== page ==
Pathfields Cancer Team Newsletter – March 2023
Hello and welcome to the March edition of the Cancer Care Newsletter from Pathfields Cancer Team. Please spare a few minutes to skim this email, you might find something of interest that could act as a reminder or a change in practice to help identify a Cancer.
And why not take this opportunity to click the link and spend a minute reminding yourself of the relevant 2ww pathway, especially if it is one we don’t regularly use.
This Month we are bringing awareness to:
Ovarian Cancer, Brain Tumour and Prostate Cancer
Do you know that 90% of women don’t know the four main symptoms of ovarian cancer? Knowing this information could be lifesaving, as an early diagnosis can make all the difference.
Ovarian Cancer has four main symptoms:
· Persistent stomach pain
· Persistent bloating
· Difficulty eating / feeling full more quickly
· Needing to wee more frequently
For more information regarding Ovarian Cancer please visit
• New diagnosis IBS/Diverticulitis + aged over 50, NICE recommends clinicians consider measuring CA125 (especially if a woman reports persistent changes in bowel habit, and/or reports persistent symptoms of abdominal distension, increased urinary frequency, and/or early satiety)
Brain Tumour Awareness:
• You can use the CNS pathway on ICE to make direct referrals for brain imaging in patients with new concerning symptoms
• Consider past history of cancer in patients presenting with new neurological symptoms and where appropriate consider urgent referral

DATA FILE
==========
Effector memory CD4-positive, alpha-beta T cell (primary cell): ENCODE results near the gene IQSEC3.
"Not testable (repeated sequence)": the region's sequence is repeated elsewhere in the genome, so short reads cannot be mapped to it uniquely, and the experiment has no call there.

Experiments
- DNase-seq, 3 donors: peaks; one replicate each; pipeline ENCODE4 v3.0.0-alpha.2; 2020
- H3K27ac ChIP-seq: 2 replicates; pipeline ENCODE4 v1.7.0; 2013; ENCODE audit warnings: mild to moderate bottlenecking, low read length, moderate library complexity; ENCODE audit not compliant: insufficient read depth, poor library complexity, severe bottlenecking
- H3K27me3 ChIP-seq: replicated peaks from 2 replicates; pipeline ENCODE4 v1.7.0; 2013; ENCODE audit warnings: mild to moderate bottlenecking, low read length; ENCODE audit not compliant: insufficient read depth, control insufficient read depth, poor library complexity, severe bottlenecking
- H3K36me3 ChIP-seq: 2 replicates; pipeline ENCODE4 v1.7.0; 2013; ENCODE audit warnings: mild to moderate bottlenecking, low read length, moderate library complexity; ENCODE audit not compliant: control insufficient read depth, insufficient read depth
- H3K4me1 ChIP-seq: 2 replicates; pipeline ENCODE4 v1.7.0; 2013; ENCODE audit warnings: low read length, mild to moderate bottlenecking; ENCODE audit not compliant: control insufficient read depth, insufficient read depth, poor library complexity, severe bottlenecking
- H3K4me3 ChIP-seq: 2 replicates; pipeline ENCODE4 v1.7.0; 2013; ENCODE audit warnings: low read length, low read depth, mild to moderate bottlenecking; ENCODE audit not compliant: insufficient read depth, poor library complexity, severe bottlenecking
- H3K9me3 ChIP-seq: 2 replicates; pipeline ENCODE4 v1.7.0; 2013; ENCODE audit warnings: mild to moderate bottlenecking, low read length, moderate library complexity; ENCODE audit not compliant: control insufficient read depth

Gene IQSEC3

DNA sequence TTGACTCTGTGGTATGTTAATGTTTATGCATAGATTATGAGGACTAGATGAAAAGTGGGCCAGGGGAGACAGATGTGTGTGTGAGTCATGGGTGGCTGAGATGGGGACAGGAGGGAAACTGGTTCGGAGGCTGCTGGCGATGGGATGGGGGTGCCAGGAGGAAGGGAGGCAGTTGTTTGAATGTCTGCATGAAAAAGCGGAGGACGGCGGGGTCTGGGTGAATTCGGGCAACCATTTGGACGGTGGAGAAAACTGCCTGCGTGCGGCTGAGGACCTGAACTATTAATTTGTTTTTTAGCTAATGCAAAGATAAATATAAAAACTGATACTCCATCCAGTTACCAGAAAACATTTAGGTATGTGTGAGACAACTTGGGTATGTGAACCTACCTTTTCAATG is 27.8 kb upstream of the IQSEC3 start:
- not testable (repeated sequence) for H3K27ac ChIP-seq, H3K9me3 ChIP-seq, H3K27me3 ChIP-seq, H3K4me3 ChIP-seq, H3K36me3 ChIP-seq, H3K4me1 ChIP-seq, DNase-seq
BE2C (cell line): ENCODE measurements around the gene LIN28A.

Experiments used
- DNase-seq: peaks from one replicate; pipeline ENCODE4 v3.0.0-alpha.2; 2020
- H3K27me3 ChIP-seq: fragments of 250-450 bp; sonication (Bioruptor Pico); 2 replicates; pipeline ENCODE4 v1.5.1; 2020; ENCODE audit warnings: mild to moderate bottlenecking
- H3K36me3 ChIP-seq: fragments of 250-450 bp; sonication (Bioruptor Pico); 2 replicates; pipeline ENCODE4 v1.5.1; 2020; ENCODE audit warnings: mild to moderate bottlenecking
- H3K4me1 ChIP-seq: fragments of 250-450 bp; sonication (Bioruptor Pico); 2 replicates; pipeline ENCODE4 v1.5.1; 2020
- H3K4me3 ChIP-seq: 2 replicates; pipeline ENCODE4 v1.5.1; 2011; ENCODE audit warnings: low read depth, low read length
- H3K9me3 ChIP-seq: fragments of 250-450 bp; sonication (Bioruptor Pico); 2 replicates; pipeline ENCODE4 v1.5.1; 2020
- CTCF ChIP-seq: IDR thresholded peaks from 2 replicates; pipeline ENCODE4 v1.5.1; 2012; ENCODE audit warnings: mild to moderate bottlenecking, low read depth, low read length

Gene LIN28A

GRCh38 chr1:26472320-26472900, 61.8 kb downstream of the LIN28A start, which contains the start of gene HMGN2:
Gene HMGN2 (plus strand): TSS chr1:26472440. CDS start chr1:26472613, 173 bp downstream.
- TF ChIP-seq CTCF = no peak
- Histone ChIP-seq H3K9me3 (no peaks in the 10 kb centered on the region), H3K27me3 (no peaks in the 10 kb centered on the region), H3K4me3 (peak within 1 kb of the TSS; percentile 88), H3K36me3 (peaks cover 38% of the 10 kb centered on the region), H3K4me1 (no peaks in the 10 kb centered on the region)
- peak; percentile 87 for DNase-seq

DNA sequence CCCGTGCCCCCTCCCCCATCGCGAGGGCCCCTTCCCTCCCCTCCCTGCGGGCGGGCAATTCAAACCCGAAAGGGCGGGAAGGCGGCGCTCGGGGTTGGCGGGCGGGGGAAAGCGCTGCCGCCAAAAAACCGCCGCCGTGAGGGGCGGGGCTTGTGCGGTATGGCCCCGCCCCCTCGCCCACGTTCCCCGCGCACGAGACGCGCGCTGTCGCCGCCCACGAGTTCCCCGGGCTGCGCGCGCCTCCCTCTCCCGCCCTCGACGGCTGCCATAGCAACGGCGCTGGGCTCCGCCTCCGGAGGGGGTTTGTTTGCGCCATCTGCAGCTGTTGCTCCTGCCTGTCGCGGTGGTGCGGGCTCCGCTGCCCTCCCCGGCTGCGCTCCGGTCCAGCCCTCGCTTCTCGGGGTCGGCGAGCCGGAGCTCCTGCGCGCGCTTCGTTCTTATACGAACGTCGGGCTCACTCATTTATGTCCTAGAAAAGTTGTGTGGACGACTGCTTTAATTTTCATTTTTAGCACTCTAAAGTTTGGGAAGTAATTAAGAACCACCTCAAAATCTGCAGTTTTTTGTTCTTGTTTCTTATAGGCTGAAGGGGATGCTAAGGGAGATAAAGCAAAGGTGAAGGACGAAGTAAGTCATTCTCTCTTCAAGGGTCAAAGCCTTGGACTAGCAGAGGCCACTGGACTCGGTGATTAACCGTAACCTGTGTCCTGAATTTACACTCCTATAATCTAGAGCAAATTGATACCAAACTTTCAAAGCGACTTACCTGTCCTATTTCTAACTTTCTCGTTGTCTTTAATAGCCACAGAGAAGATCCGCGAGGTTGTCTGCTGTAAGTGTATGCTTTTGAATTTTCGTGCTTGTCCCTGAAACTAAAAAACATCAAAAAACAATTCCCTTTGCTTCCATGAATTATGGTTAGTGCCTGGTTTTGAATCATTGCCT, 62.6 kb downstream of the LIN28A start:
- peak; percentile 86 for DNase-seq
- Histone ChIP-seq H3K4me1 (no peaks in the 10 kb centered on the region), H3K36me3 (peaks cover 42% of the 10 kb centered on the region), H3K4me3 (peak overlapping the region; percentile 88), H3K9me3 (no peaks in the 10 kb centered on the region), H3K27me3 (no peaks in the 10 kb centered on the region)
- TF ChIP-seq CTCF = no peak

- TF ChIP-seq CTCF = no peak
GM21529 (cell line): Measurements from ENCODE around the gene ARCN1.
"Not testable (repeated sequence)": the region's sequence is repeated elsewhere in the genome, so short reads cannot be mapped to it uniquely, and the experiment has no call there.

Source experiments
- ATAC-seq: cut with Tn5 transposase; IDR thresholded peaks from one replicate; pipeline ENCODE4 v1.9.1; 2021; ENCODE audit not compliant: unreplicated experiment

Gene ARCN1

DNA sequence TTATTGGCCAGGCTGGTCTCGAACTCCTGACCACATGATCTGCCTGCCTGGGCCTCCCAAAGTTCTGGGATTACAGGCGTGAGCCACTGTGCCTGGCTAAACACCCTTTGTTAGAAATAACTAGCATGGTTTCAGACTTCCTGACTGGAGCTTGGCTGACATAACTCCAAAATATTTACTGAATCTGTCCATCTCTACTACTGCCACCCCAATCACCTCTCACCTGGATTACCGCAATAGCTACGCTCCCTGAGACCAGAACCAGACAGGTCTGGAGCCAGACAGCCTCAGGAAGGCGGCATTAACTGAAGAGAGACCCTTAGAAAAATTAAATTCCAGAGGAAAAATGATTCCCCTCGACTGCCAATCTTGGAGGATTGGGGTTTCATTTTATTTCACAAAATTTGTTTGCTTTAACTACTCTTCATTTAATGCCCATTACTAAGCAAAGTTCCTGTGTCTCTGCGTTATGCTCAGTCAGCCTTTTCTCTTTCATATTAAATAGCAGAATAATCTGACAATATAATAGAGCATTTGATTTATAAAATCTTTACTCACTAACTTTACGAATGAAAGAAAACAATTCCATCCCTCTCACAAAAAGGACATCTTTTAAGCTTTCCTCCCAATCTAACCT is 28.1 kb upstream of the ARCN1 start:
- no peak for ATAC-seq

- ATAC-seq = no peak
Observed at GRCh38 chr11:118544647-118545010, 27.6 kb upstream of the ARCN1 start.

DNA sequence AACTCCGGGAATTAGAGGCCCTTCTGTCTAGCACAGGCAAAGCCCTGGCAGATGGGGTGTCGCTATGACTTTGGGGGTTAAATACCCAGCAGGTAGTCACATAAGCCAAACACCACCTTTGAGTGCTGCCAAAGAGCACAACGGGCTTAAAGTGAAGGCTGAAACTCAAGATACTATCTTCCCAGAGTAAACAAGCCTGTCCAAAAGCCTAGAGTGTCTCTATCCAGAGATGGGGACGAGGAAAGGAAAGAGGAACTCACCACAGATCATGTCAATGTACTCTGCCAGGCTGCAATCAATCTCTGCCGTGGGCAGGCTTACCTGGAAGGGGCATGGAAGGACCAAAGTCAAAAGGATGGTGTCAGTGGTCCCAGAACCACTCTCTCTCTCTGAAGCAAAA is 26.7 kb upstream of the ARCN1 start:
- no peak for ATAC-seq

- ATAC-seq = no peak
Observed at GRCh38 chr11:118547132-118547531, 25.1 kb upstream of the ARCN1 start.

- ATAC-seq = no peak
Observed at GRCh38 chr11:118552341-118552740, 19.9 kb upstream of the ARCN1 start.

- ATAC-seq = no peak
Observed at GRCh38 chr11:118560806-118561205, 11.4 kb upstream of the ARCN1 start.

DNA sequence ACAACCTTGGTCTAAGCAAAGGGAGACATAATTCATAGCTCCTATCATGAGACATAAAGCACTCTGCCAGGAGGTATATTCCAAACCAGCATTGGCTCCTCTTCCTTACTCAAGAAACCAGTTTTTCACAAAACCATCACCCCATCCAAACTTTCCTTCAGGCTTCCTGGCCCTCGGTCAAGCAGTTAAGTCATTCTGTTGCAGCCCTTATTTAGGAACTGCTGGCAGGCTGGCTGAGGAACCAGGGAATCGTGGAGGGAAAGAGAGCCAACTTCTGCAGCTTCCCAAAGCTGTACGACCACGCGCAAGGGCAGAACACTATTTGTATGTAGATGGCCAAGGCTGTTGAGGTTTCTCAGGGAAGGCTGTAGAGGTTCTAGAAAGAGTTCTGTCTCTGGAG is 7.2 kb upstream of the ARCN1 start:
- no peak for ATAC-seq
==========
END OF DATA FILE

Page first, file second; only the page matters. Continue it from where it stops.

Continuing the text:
Prostate Cancer Awareness:
• Prostate cancer is the most common cancer in men.
• More than 52,000 men are diagnosed with prostate cancer every year on average – that’s 143 men every day.
• Every 45 minutes one man dies from prostate cancer – that’s more than 12,000 men every year.
• 1 in 8 men will be diagnosed with prostate cancer in their lifetime.
• Around 475,000 men are living with and after prostate cancer.
• When checking PSA to alsoinclude a renal function test. (Urology are triaging straight to MRI and eGFR within last 3m is required)
• The PSA test should be postponed for at least 1 month after treatment of a UTI
• Be mindful Alpha blockers and drugs such as Finasteride in some cases can reduce PSA levels by up to 50%, so you may have a lower threshold for referral in someone with changing symptoms
Thank you for taking the time to read our newsletter. We look forward to connecting with you again in April.
Daniel, Karen and Jay – Pathfields Cancer Care Team